Is it safe to have localhost in trusted origins?

I am developing a reactjs app which uses Okta and have just added “sign out” functionality. In order to enable CORS I had to add my http://localhost:4000 url to the “Trusted Origins” list? Just wondering if this it ok from a security point of view?

Yes, it’s fine. It’s also recommended for local development.

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Great . The only thing I was thinking was that someone else could run their own app on http://localhost:4000, use my client id since it’s easily seen in the browser. But then again they’d still have to be able to sign in so that should be enough protection.

I often think of a client ID like a license plate on a vehicle. It’s just an identifier and can’t really be used maliciously. A client secret is more like a social security number. You don’t want to expose it. If you do accidentally, I recommend your delete your app.

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Thank you! It’s less the client id but moreso that they could gain access to my app by running their own app on the same domain http://localhost:4000 and perhaps run malicious code. Like I said though I suppose they’d need to also have log in credentials too?

While they could certainly try to make requests against your auth server, passing the CORS policy, they aren’t able to authenticate without client_id, credentials, etc.

Obviously don’t use it in prod

Funny story: The one time I’ve felt localhost callback was really a problem is when we had an app built by a 3rd party who didn’t really know what they were doing. They had a distributed team with limited oversight and insisted they needed localhost as a callback URI to support the app - testing/debugging in prod. That mixed with some test credentials they probably stored insecurely and varying expertise of developers gave me some heart palpatations. Business accepted the risk, so ¯_(ツ)_/¯

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Thanks @abole. We have 3 app instances under our Okta account: dev, staging and prod. If I add http://localhost:4000 as a trusted origin, do you know if that is shared across all app instances?

Take a look at Security > API > Trusted origins. You should see all URI’s Okta is trusting there.

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So you reckon it’s ok to have http://localhost:4000 in here since this list would also be used in prod?

I wouldn’t recommend localhost in prod @ReturnOfTheMac. It knocks out one layer of security protection for production. YMMV.

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Thanks @abole but how else can you test things locally if it’s not in trusted origins?

Perhaps try to avoid testing in production - have a non-prod Okta org (setup a free one at developer.okta.com) or request an Okta Preview org which also lets you kick the tyres on new features.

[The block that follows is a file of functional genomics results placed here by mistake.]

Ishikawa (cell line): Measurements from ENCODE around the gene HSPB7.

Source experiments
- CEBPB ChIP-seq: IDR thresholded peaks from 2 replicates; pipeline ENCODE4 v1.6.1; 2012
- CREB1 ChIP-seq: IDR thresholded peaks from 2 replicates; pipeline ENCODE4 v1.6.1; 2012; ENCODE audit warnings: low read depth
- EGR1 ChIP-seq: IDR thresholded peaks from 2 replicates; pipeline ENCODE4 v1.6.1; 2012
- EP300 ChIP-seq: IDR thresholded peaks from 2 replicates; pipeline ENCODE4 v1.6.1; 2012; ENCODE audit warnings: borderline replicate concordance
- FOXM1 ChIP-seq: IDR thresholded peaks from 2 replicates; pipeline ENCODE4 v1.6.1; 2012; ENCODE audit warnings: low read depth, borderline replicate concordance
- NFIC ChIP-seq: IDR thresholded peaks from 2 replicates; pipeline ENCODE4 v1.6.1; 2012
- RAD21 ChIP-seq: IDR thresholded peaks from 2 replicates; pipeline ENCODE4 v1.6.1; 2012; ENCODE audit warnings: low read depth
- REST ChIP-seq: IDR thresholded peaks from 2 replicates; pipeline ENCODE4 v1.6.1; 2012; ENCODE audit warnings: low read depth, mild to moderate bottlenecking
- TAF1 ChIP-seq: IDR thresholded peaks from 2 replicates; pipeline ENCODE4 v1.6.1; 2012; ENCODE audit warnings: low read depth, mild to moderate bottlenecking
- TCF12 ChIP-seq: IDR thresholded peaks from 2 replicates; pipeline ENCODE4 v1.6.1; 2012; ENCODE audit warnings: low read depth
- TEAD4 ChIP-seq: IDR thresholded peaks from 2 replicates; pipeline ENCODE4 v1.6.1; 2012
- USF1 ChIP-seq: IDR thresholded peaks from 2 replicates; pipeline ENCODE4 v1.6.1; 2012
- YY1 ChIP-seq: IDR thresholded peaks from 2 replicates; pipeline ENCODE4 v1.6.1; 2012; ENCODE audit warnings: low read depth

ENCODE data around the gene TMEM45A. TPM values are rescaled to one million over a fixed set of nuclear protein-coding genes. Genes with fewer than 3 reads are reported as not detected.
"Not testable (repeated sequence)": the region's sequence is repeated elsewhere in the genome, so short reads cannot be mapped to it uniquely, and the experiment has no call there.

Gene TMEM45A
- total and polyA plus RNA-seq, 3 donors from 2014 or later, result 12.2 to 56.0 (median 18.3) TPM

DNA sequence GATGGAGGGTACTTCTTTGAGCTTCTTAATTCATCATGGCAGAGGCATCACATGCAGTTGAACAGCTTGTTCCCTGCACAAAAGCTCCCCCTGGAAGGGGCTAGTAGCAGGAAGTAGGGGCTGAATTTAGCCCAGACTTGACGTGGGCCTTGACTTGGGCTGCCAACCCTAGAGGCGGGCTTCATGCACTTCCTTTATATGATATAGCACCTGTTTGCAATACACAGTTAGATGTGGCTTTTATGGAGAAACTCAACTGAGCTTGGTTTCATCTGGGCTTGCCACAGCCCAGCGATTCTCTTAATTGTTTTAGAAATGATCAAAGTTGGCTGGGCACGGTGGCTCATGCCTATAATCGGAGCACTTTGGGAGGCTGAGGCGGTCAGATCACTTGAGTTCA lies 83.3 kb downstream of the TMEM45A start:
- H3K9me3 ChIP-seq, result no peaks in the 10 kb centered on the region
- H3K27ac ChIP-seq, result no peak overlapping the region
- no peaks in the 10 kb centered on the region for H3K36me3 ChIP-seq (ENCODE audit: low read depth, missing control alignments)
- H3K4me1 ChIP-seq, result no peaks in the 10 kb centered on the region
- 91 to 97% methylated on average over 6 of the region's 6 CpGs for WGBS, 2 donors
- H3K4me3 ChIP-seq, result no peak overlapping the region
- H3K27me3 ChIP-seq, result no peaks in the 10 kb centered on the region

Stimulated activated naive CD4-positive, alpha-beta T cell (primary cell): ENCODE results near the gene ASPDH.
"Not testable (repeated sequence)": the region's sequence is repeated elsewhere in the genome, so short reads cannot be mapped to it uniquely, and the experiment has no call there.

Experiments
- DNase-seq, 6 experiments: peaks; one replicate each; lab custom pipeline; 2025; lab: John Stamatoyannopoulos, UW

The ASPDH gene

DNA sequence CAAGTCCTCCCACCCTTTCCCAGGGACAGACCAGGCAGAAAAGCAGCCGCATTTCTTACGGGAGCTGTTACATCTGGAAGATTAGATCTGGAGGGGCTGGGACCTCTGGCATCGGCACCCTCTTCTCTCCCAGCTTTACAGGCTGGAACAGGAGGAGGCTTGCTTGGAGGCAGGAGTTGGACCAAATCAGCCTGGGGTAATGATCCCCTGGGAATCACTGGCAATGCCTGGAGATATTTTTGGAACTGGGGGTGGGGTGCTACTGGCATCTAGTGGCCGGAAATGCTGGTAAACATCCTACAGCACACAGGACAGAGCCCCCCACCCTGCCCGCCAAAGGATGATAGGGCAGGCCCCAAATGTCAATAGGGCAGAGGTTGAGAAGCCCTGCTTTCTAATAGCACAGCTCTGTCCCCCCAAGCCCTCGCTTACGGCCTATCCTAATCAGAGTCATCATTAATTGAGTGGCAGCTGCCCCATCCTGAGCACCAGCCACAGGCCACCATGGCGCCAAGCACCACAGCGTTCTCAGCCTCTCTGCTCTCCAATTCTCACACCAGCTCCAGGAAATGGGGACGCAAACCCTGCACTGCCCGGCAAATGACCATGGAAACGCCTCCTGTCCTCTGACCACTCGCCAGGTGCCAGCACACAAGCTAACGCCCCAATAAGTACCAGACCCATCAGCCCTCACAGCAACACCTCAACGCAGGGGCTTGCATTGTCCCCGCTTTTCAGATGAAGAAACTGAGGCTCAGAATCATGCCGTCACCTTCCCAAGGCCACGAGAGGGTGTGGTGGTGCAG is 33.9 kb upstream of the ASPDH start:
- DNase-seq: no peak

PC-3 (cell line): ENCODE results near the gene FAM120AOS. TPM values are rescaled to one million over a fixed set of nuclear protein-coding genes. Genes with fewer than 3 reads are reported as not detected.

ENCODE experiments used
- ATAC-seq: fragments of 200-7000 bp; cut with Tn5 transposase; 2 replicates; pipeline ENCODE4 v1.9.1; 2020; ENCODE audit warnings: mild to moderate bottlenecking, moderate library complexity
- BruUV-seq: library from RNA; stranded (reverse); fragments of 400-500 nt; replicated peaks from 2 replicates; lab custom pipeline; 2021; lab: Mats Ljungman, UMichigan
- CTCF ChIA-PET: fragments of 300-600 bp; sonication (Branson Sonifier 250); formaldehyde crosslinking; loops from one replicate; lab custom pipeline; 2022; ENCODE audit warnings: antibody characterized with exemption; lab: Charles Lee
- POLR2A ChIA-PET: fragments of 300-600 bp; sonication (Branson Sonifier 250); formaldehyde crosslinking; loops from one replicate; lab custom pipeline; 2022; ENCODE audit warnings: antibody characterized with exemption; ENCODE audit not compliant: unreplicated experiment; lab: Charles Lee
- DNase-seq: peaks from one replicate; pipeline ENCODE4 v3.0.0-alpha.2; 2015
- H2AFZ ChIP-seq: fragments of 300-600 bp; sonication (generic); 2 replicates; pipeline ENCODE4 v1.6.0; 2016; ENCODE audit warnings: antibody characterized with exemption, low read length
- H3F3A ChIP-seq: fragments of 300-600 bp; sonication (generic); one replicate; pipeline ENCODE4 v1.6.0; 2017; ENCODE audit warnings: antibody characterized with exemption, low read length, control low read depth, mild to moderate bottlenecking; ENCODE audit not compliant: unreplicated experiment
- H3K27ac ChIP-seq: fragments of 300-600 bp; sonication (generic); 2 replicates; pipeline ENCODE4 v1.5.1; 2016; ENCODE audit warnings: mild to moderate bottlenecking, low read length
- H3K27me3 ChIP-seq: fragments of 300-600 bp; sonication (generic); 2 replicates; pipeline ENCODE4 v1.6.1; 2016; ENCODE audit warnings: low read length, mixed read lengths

Part of the app deployment process to prod should configure the app in the Okta prod instance including callback URIs which should be your proper domain. We’re using Terraform to help automate this config as part of our CI/CD pipeline (Other smarter folks in the team do this for us - I haven’t yet done it myself).

If testing in prod for you is more ‘monitoring’ perhaps it’s worth looking into some sort of test harness running synthetic transactions like Selenium or similar. So you’re monitoring the ‘true’ user experience, this should be running the app just like the user would with the same call-back URIs.

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Perhaps I’m misunderstanding something. We have 3 app integrations: dev, staging and prod. This means 3 separate issuer urls, client ids and callback uris. We swap these out depending on the environment you’re in. We use the dev okta app info when developing locally. However, as far as I know the “Trusted Origins” list is shared across all app instances, meaning if I add http://localhost:4000 as a trusted origin for the purposes of being able to test and develop locally, that is also seen as a trusted origin in all 3 app instances right? Or is it possible to only set the trusted origin per app instance?

If you only have the one Okta organisation then yes you’re are correct - the CORS URL will be shared and available for all apps.

This is one of the weakness (depending on how you look at it) in having a single Okta org with 3 app definitions representing each environment.

Alternatively you could have:
Okta dev org - your dev org with your dev app config
Okta test org - your test org with your test app config
Okta prod org - your prod org with your prod app config

The draw back here is maintaining 3 orgs and keeping them somewhat consistent so they’re representative. You tend to get better security and user data quality outcomes keeping them separate.

That said both models work. I’ve worked with some customers where we modelled all 3 environments in a single org and others where we have discrete okta orgs for each environment.

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Perfect answer, thanks for sticking with me :+1:

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